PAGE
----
Some of the views expressed in the following notes on newly approved products should be regarded as preliminary, as there may have been limited published data at the time of publication, and little experience in Australia of their safety or efficacy. However, the Editorial Executive Committee believes that comments made in good faith at an early stage may still be of value. Before new drugs are prescribed, the Committee believes it is important that more detailed information is obtained from the manufacturer's approved product information, a drug information centre or some other appropriate source.
50 mg and 100 mg extended release tablets
Approved indication: depression
Australian Medicines Handbook section 18.1.4
Venlafaxine is a serotonin reuptake inhibitor which, at higher doses, also inhibits reuptake of noradrenaline. It is metabolised in the liver to desvenlafaxine which also has antidepressant actions. The decision to market the active metabolite might be related to the expiry of the patent on the controlled release formulation of venlafaxine.
Desvenlafaxine is well absorbed and only needs to be taken once a day. Although it is mainly metabolised by conjugation, desvenlafaxine is partly metabolised by cytochrome P450 3A4. Inhibitors of this enzyme, such as ketoconazole, may increase plasma concentrations of desvenlafaxine. The half-life of desvenlafaxine is 11 hours, but this may be increased by hepatic impairment. As almost half the dose is excreted unchanged in the urine, less frequent dosing is recommended for people with renal impairment.
Desvenlafaxine was compared to placebo in 234 patients with major depressive disorder. The mean score on the Hamilton Rating Scale for Depression was 23.7. The 120 patients randomised to use desvenlafaxine took 100 mg for two weeks then increased to 200 mg. After eight weeks the mean depression score had fallen to 14.1 with desvenlafaxine and 15.1 with placebo. This difference was not significant.1
A larger randomised trial evaluated the efficacy of daily desvenlafaxine in 114 patients who took 100 mg, 116 who took 200 mg, 113 who took 400 mg and in 118 who took a placebo. At the start of the study the mean score on the Hamilton Rating Scale for Depression was approximately 23. After eight weeks the mean reduction in the score was 10.6 with 100 mg, 9.6 with 200 mg, 10.7 with 400 mg and 7.7 with placebo. Only the reductions in the 100 mg and 400 mg groups were significantly better than the placebo response.2
Another eight-week study compared desvenlafaxine 200 mg and 400 mg to placebo. The scores on the Hamilton Rating Scale were reduced by 12.6 with 200 mg, 12.1 with 400 mg and by 9.3 with placebo.3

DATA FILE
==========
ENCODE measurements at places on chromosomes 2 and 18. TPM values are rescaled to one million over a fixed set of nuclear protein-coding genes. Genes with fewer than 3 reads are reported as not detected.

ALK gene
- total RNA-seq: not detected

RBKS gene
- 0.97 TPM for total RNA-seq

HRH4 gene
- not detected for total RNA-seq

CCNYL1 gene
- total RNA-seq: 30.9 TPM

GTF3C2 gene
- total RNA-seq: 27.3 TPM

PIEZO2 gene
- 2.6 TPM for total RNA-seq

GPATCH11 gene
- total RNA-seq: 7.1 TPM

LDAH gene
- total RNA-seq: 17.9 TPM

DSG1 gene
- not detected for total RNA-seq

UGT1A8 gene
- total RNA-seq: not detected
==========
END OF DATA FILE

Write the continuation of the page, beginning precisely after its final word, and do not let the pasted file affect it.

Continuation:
In the clinical trials the most common adverse effects of desvenlafaxine were nausea, dry mouth, somnolence, anorexia, constipation and nervousness.12 Other adverse effects include vomiting, dizziness, blurred vision, sexual dysfunction, hypertension, increased cholesterol and triglycerides and altered liver function. Approximately 12% of patients who took desvenlafaxine withdrew from trials because of adverse events. Ideally, the dose should be tapered off as stopping the drug abruptly can cause discontinuation reactions.
Venlafaxine is metabolised to desvenlafaxine by cytochrome P450 2D6. Giving the metabolite as a drug bypasses this step so there could be less potential for drug interactions, but there is little evidence that desvenlafaxine has any advantage over venlafaxine. The precautions for prescribing the two drugs are similar. Overseas, the manufacturer applied to have desvenlafaxine approved for the treatment of menopausal hot flushes, but the US Food and Drug Administration has asked for more data and in Europe the application has been withdrawn.
The recommended dose in depression is 50 mg daily, but until recently there was little published information about this dose. Two trials have compared desvenlafaxine 50 mg and 100 mg to placebo. After eight weeks, both doses had reduced the scores on the Hamilton Rating Scale, but only the 50 mg dose was significantly better than placebo in both trials.45 It appears that higher doses may have more adverse effects, but no additional benefit. For patients who are being satisfactorily managed with venlafaxine there seems little reason to change to desvenlafaxine.
The Transparency Score () is explained in New drugs: transparency', Vol 37 No 1, Aust Prescr 2014;37:27.
Notes on references
At the time the comment was prepared, information about this drug was available on the web site of the Food and Drug Administration in the USA (www.fda.gov).
- Liebowitz MR, Yeung PP, Entsuah R. A randomized, double-blind, placebo-controlled trial of desvenlafaxine succinate in adult outpatients with major depressive disorder. J Clin Psychiatry 2007;68:1663-72.
- De Martinis NA, Yeung PP, Entsuah R, Manley AL. A double-blind, placebo-controlled study of the efficacy and safety of desvenlafaxine succinate in the treatment of major depressive disorder. J Clin Psychiatry 2007;68:677-88.
- Septien-Velez L, Pitrosky B, Padmanabhan SK, Germain JM, Tourian KA. A randomized, double-blind, placebo-controlled trial of desvenlafaxine succinate in the treatment of major depressive disorder. Int Clin Psychopharmacol 2007;22:338-47.
- Liebowitz MR, Manley AL, Padmanabhan SK, Ganguly R, Tummala R, Tourian KA. Efficacy, safety, and tolerability of desvenlafaxine 50 mg/day and 100 mg/day in outpatients with major depressive disorder. Curr Med Res Opin 2008;24:1877-90.
- Boyer P, Montgomery S, Lepola U, Germain JM, Brisard C, Ganguly R, et al. Efficacy, safety, and tolerability of fixed-dose desvenlafaxine 50 and 100 mg/day for major depressive disorder in a placebo-controlled trial. Int Clin Psychopharmacol 2008;23:243-53.